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Indian captain Virat Kohli shares a light moment with head coach Rahul Dravid during a practice session. Image Credit: ANI

Johannesburg: India coach Rahul Dravid believes a run of big scores from Virat Kohli is just around the corner and praised the work ethic and leadership of his captain ahead of the second Test against South Africa at The Wanderers on Monday.

India wrapped up a 113-run victory on Thursday in the first game of the three-match series at Centurion Park, where Kohli continued his run of low scores that has seen him unable to profit from good starts to his innings.

Dravid admitted there had been a lot of “noise” around Kohli in the last few weeks after he was axed as captain of the One Day International side, causing some controversy back home.

But he said there were no concerns about his form with the bat as India seek a first-ever Test series win in South Africa.

“Virat has been phenomenal over the last 20 days we have been here, the way he has trained and connected with the group,” Dravid told reporters on Sunday.

“I could not speak more highly about him and the way he has committed to his own preparation and his own practice. On and off the field he has been a fantastic leader.

“We were in a very good space leading into the first Test and a lot of that was led by Virat. It is a pleasure to work with someone like him. He batted well but cannot convert those starts.”

Dravid believes the runs will come for Kohli, who has not scored a Test century in more than two years.

He has managed 652 runs in his last 14 Tests at an average of 26.08, almost half his career average of 50.34.

“I really feel there is going to be a big run of scores coming in from him,” Dravid said. “It might not happen in the next game, though I hope it does, but it will click in place.

“He has been a credit to himself and Indian cricket in the last few weeks.”

Kohli has every reason to be confident his team can seal an historic Test series win in South Africa. “It’s a ground we all loving playing on and we are looking forward to it,” said Kohli after India won the first Test at Centurion by 113 runs on Thursday.

The numbers bear out Kohli’s optimism.

India have yet to be beaten in a Test match at South Africa’s premier cricket stadium and have a record of two wins and three draws since their first tour of South Africa in 1992/93.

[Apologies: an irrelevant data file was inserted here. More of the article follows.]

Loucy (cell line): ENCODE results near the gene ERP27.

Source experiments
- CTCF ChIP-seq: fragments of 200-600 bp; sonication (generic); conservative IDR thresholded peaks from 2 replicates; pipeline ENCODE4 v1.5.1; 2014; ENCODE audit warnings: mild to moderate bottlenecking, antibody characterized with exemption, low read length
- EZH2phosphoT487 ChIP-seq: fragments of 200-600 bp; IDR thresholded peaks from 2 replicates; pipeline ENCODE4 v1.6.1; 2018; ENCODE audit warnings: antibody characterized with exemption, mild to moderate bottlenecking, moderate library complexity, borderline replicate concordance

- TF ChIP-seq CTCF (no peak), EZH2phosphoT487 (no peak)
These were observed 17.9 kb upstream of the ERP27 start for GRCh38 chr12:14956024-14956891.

Despite the Wanderers being renowned as a ground favouring fast bowlers — which should have put India at a disadvantage on some of their earlier tours, before the emergence of their potent current pace bowling attack — India have performed consistently well in Johannesburg.

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The Wanderers in Johannesburg holds happy memories for some Indian players. The visitors will be banking on their pace attack to help them clinch the first series in South Africa.

The ground holds particularly happy memories for some of the Indian touring party.

New coach Dravid made his first Test century in a drawn match in 1996/97 and ten years later captained India to their first Test win in South Africa.

Kohli gave a batting masterclass when he made 119 and 96 in a high-scoring draw in 2013/14 to enable India to set the hosts a seemingly impossible target of 458 runs to win.

In that match, though, South Africa came close to beating India for the only time in Johannesburg, making 450 for eight in a dramatic draw.

Kohli then led India to victory on a sub-standard pitch four seasons ago, a win he has highlighted as a “milestone” which gave the side the belief to follow up with a series win in Australia last January.

They also lead England 2-1 with the final Test — called off last year due to Covid in the Indian camp — to be played later in 2022.

Kohli, Cheteshwar Pujara and Ajinkya Rahane all made crucial runs on a pitch, which was halted at one stage because conditions were regarded as dangerous, while Mohammed Shami, one of the heroes of the win in Centurion, took five for 28 in the second innings.

‘Several headaches’

India were superior in all departments at Centurion, although South Africa’s fast bowlers came back strongly after a poor first day.

The home side’s batting was inadequate against a well-disciplined Indian bowling attack.

The middle order is vulnerable in the absence of the now-retired Quinton de Kock, while the opening batsmen, captain Dean Elgar and Aiden Markram, have failed to stay together beyond the second over of an innings in South Africa’s last three Tests.

The scale of the defeat in the first Test has presented the home camp with several headaches.

Elgar hinted at a change in the batting order and there are several permutations, which are likely to be discussed.

Kyle Verreynne is expected to be de Kock’s successor as a wicketkeeper-batsman but South Africa will debate whether to add another specialist batsman in place of all-rounder Wiaan Mulder.

As is often the case at the Wanderers, South Africa could consider picking an all-pace attack, with left-arm spinner Keshav Maharaj having only played in two of a possible six Tests at the ground, in one of which — against Sri Lanka last season — he was not called on to bowl.

India, meanwhile, have the luxury of considering whether to tamper with a winning team.

Likely teams:

South Africa (from): Dean Elgar (capt), Aiden Markram, Sarel Erwee, Keegan Petersen, Rassie van der Dussen, Temba Bavuma, Kyle Verreynne (wkt), Ryan Rickelton, Wiaan Mulder, Marco Jansen, Keshav Maharaj, Kagiso Rabada, Duanne Olivier, Lungi Ngidi, Glenton Stuurman.

India: Virat Kohli (capt), KL Rahul, Mayank Agarwal, Cheteshwar Pujara, Ajinkya Rahane, Rishabh Pant (wkt), Ravichandran Ashwin, Shardul Thakur, Mohammed Shami, Jasprit Bumrah, Mohammed Siraj.

Umpires: Marais Erasmus, Allahuddien Paleker (both RSA).

TV umpire: Adrian Holdstock (RSA).

Match referee: Andy Pycroft (ZIM).